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IN RE: McCOY. (2000)

Court of Appeals of Ohio,Second District, Greene County.


No. 99-CA-95.

Decided: September 29, 2000

William F. Schenck, Greene County Prosecuting Attorney, and Robert K. Hendrix, Assistant Prosecuting Attorney, Xenia, for appellee. Jon Paul Rion, Dayton, for appellant.

Defendant-appellant Dawn McCoy appeals from her adjudication as a delinquent for inducing panic at Xenia High School.   She contends that the evidence in the record is insufficient to sustain the judgment because the state did not prove an essential element of inducing panic-that she threatened to commit an offense of violence. She further contends that the judgment must be reversed because the state failed to show that she was the sole cause of the panic and alarm, which disrupted the functions of the school.

 We conclude that the state presented sufficient evidence upon which a rational trier of fact could find, beyond reasonable doubt, that McCoy committed the offense of inducing panic.   We further conclude that the failure to show that McCoy's statement was the sole cause of the panic is immaterial.   Accordingly, the judgment of the trial court is affirmed.


In April 1999, McCoy was a student at Xenia High School.   Following the shootings at Columbine High School in Colorado, the students at Xenia High School created a large sympathy card on a poster board for the Columbine students.   The poster was hung in the cafeteria so that the Xenia students could sign it and send it to Columbine High School.   McCoy drew a figure on the poster.   This figure, which McCoy referred to as “Nigel,” was a person in a black trench coat exhibiting the “peace sign.”   McCoy, a talented art student, had created the Nigel character as a comic-book hero long before the Columbine tragedy.   McCoy also sculpted a ceramic figurine of Nigel, which she carried on her person.   She won awards in art class and art fairs for her creation of Nigel.

On April 27, McCoy was advised by school administrators that the drawing was inappropriate, given that the students responsible for the Columbine shootings were members of a group referred to as the “Trench Coat Mafia.”   McCoy agreed to the removal of the drawing from the poster.   School officials asked McCoy not to display the ceramic figurine, and she agreed not to do so.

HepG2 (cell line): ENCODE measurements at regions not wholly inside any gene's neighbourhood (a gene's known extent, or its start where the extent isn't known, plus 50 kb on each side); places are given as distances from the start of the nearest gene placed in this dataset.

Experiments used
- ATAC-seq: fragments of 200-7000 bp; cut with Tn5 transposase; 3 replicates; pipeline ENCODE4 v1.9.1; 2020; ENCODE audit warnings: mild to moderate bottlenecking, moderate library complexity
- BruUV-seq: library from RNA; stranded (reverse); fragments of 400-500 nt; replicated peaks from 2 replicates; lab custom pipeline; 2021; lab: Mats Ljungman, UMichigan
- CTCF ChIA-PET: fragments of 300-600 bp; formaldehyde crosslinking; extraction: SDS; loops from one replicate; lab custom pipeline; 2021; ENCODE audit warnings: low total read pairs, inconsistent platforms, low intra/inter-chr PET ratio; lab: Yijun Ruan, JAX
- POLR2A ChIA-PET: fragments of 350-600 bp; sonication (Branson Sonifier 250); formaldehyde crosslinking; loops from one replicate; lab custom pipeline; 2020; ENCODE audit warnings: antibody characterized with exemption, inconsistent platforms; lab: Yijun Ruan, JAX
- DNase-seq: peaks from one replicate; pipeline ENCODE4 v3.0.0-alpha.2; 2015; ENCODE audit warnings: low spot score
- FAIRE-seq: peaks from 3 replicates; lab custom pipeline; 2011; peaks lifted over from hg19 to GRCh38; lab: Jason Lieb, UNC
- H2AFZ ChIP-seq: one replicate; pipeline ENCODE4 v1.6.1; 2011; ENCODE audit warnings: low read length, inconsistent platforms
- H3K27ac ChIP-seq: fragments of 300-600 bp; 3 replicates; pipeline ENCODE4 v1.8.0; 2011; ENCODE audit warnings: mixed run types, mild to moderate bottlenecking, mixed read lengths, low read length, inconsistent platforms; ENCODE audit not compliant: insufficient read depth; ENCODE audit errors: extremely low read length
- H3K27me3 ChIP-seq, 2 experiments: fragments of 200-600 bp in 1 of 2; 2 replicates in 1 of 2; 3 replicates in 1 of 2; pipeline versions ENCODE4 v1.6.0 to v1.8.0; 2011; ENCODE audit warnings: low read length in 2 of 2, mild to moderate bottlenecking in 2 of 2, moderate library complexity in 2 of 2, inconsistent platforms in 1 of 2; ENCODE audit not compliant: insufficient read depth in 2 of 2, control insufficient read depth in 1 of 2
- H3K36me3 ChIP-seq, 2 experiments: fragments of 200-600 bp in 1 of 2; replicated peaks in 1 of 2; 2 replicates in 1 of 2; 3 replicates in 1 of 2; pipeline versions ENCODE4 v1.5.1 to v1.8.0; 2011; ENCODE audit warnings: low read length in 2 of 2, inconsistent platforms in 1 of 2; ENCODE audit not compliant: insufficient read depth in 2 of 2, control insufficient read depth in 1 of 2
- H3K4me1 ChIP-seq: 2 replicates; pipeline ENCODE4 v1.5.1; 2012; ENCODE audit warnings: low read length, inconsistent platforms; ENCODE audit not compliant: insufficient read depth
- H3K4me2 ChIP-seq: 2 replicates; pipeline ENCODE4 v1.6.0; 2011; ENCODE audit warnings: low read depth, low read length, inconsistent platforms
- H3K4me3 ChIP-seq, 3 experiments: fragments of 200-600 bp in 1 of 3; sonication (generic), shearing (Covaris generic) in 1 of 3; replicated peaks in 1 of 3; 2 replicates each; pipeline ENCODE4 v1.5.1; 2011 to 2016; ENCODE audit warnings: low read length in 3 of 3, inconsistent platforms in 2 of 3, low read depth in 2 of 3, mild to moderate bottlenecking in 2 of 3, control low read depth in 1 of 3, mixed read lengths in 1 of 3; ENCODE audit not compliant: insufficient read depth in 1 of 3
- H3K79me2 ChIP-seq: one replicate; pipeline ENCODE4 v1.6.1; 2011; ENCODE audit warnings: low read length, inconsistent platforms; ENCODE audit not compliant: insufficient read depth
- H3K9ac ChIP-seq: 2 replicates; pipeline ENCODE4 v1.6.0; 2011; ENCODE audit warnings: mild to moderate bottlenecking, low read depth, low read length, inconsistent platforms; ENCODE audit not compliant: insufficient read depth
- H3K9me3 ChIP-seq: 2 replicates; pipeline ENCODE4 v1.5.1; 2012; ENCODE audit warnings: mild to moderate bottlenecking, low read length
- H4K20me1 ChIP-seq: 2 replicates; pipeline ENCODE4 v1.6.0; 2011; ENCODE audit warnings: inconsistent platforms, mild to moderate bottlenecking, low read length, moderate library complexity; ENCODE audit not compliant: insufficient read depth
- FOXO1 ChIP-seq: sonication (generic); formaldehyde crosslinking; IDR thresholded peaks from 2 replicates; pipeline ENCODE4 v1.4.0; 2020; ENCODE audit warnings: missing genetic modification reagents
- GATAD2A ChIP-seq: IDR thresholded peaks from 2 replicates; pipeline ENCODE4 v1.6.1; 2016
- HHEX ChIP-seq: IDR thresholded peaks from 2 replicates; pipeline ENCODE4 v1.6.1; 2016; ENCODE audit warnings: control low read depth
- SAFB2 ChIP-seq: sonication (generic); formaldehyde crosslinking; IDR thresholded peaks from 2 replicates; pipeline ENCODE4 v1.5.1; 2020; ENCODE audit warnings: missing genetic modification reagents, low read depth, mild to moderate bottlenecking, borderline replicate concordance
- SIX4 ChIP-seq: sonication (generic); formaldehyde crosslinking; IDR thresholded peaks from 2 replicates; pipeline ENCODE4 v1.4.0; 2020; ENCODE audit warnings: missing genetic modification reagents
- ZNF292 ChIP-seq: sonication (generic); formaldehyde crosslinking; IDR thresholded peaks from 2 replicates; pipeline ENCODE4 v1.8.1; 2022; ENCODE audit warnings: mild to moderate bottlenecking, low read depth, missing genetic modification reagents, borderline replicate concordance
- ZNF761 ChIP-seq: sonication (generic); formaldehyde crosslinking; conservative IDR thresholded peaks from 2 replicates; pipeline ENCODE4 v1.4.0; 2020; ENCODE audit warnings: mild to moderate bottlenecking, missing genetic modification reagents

According to the trial testimony of Brian Powderly, the Xenia High School Assistant Principal, he learned that McCoy had continued to display the figurine.   He confiscated the figurine on April 28.

Later that day, McCoy was in her fifth period graphic arts class, along with classmates Laura Long and Kiel Wolf. According to Long's testimony, McCoy appeared upset and had her head down on her table.   Long asked McCoy, “what is the matter with you,” but got no response.   Thereafter, Long walked over to McCoy and repeated the question.   McCoy informed Long that “Mr. Powderly had taken her [figurine] away, and that made her mad;  and she wanted to wear a trench coat that had bombs in it * * * and kill the faculty.”   According to Long, McCoy appeared angry and frustrated and did not appear to be joking.   Long then asked McCoy if she was serious and again received no response.   Long again repeated her question, to which McCoy merely replied that she was tired.

According to the testimony of Kiel Wolf, McCoy appeared disturbed and mad during graphic arts class.   He also testified that she had her head down on her table, and that he and Long asked her what was bothering her.   He testified that McCoy stated that Powderly had taken Nigel away and that she was “very angry  and would consider wearing a trench coat to school with bombs.”   Wolf testified that he and Long asked McCoy if she was serious, and she did not reply.   They asked a second time, and McCoy answered, “maybe.”   When they asked a third time, McCoy said that she “liked the students but not administration.”   Wolf testified that McCoy appeared to be serious.

According to the testimony of Brian Powderly, he learned that students were alarmed about the statement.   He called McCoy to his office to speak with her, and she denied making the statement.   Powderly then told McCoy to stay at home the next day, to let the students calm down.

The following day, at least five police officers, called in by administration, were in the school building.   The teachers were told to talk to their classes and calm the students' fears.   Powderly testified that the “people were alarmed,” and the statement created an “air of panic.”   At the end of the week, three hundred students stayed out of school.